In two readings at a go, Belarus has adopted a law that will enable the authorities to deprive of citizenship those convicted under extremist articles, as well as those found guilty of “causing serious harm to the interests of Belarus, if such a person is outside the country”.
Yury Nazaranka, the First Deputy Minister of Internal Affairs and Head of the Public Security Police, stated that the law was necessary for “the stability of the socio-political system and the liberalization of its individual provisions”.
Becoming a defendant in an extremism case in Belarus is just as easy as in Russia. One can be prosecuted as an extremist for reposting information that is disagreeable to the authorities. The law «On Justification of Extremism» was adopted in Belarus in 2007 and subsequently amended. From the legal perspective, its definition of extremism is very broad and vague, containing 500 words and describing 18 forms of activity that are considered extremist. Some of the 18 listed forms of extremism entail administrative liability and some criminal liability.
The prosecution can choose from five articles of the Criminal Code:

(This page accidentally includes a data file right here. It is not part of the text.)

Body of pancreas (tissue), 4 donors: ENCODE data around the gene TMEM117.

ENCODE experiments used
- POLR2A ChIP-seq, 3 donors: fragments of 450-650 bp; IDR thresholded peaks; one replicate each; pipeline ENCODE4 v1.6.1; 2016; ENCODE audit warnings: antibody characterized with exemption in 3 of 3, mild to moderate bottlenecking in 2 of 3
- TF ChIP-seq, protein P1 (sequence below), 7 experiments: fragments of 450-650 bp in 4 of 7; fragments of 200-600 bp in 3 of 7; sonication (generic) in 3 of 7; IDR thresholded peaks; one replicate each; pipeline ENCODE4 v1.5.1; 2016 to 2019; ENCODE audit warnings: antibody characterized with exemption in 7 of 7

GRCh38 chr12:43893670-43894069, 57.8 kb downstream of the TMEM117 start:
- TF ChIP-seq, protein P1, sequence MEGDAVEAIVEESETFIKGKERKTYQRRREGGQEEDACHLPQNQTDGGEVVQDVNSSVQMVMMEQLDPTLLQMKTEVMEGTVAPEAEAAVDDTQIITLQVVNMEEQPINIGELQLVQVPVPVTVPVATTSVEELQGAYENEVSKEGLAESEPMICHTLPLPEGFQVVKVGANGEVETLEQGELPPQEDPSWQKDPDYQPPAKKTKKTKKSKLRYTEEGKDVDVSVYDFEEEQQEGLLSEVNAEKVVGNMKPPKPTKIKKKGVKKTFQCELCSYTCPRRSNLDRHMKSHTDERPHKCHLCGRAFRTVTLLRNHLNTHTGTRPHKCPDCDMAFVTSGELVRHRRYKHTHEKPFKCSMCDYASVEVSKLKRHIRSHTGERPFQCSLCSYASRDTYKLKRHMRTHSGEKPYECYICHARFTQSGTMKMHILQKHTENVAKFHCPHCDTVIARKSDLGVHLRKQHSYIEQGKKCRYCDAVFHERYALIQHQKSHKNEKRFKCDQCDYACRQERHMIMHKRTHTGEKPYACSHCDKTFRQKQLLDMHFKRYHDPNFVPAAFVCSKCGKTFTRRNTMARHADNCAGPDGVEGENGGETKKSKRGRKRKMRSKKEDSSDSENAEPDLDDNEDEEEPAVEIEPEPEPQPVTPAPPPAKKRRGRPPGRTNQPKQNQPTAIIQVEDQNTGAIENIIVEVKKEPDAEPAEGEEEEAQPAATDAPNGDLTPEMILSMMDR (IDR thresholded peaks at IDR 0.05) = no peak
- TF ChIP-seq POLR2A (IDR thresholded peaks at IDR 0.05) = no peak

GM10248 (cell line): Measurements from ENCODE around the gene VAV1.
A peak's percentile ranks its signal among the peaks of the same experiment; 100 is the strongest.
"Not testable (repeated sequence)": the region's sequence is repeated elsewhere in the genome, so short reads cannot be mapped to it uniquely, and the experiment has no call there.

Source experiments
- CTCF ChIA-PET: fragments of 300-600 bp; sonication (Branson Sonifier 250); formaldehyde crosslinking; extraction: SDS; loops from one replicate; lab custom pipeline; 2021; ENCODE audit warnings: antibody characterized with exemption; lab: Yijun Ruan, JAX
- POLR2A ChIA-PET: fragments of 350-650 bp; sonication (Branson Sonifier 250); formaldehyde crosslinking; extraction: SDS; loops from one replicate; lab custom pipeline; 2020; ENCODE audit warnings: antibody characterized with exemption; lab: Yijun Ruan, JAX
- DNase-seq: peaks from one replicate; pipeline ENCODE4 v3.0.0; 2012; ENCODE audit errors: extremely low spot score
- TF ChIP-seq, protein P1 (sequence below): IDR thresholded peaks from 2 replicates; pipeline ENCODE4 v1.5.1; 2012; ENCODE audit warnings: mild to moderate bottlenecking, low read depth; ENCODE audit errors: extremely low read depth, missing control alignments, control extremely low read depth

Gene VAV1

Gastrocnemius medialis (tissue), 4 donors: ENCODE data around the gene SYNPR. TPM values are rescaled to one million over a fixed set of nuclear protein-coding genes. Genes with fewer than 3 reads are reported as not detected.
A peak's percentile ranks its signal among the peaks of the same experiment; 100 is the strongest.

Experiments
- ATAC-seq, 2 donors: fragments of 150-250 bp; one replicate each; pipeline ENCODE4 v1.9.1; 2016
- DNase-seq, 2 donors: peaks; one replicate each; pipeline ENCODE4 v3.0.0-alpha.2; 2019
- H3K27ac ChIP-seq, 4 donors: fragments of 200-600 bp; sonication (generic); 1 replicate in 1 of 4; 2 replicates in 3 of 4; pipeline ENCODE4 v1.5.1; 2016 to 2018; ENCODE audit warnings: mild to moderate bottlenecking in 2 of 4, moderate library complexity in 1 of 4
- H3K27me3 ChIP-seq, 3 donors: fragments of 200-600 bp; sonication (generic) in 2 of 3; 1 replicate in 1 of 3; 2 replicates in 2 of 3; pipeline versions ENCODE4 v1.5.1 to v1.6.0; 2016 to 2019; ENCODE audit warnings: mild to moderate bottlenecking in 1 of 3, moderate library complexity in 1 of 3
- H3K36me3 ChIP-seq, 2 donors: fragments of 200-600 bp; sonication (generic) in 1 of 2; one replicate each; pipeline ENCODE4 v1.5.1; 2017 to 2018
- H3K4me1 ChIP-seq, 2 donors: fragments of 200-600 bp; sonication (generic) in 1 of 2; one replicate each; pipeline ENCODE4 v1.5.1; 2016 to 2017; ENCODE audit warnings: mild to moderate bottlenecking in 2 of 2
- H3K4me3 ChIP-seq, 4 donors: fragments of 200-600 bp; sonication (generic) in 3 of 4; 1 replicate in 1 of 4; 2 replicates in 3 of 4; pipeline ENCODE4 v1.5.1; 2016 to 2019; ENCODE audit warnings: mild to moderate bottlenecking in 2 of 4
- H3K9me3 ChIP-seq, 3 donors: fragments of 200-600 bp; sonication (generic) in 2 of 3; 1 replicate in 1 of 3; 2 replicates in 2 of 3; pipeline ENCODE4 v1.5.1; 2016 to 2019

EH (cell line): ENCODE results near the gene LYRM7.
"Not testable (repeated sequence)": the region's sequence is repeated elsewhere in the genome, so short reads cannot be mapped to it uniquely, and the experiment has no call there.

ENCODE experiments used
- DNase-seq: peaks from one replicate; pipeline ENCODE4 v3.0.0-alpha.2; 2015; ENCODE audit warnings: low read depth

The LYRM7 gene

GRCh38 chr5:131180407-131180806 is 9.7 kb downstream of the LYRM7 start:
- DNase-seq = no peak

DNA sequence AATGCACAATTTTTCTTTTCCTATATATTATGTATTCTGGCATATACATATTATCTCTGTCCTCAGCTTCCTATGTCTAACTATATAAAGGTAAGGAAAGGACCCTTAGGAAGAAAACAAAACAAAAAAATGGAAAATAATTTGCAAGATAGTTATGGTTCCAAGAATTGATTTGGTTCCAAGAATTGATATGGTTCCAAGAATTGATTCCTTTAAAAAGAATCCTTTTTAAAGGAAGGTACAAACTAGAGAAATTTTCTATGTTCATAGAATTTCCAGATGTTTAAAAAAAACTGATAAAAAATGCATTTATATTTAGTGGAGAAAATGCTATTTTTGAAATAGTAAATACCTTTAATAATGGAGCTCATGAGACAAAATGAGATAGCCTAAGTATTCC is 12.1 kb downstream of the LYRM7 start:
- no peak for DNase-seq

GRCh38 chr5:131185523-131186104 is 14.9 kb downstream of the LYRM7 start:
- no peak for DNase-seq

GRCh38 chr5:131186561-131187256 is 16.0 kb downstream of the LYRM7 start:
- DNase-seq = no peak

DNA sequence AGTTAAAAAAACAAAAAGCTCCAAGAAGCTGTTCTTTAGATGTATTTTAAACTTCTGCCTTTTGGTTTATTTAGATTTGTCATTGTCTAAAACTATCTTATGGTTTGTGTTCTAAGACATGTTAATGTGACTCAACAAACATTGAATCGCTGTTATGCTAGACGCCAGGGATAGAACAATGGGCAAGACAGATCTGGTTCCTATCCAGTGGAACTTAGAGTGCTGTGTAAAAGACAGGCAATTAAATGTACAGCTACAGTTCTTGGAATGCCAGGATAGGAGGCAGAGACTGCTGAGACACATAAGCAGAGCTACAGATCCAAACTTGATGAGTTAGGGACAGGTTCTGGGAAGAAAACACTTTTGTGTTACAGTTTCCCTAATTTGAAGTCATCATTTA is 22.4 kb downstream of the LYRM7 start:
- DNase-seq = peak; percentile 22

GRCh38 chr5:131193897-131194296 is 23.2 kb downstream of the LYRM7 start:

· Art. 130 CC “Incitement to racial, national, religious, or other social hatred or discord”
· Art.130-1 CC “Rehabilitation of Nazism”
· Art. 361-1 CC “Establishment of or participation in an extremist group”
· Art. 361-2 CC “Financing of extremist activities”
· Art. 361-4 CC “Facilitation of Extremist Activity”
For example, Maria Kalesnikava, one of the leaders of the protests that engulfed Belarus in response to electoral fraud in 2020, was convicted on two of the articles. During the election campaign, she headed Viktar Babaryka's election headquarters and was a member of the Presidium of the Coordinating Council. The election was falsified, and president Alexander Lukashenko embarked on his next term. Maria Kalesnikava, a major opposition figure at the time, was convicted and sentenced to 11 years in jail.